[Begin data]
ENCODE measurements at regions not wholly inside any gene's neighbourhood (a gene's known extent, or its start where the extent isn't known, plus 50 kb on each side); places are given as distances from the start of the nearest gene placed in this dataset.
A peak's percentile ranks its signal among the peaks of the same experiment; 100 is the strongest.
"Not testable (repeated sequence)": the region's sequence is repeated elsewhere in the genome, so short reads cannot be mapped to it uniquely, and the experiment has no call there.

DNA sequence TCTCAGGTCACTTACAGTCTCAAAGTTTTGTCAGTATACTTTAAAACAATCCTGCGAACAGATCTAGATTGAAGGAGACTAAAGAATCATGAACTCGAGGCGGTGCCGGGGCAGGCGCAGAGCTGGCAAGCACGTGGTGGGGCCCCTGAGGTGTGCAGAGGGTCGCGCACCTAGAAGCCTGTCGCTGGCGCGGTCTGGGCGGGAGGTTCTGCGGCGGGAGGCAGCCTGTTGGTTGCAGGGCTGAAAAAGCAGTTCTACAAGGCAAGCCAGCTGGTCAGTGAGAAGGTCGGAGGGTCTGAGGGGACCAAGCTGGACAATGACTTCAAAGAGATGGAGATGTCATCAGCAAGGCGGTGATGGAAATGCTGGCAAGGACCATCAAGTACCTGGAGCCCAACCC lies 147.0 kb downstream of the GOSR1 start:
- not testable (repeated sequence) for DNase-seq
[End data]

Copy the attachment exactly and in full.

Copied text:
ENCODE measurements at regions not wholly inside any gene's neighbourhood (a gene's known extent, or its start where the extent isn't known, plus 50 kb on each side); places are given as distances from the start of the nearest gene placed in this dataset.
A peak's percentile ranks its signal among the peaks of the same experiment; 100 is the strongest.
"Not testable (repeated sequence)": the region's sequence is repeated elsewhere in the genome, so short reads cannot be mapped to it uniquely, and the experiment has no call there.

DNA sequence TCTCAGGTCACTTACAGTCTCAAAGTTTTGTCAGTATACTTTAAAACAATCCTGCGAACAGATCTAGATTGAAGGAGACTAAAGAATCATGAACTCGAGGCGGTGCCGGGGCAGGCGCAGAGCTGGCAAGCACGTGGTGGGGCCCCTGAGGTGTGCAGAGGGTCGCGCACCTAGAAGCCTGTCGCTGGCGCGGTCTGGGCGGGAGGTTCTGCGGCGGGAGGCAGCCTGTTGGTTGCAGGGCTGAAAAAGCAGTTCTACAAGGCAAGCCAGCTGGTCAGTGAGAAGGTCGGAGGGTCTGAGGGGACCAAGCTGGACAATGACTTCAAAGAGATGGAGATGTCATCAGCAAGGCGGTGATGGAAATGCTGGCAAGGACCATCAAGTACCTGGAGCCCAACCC lies 147.0 kb downstream of the GOSR1 start:
- not testable (repeated sequence) for DNase-seq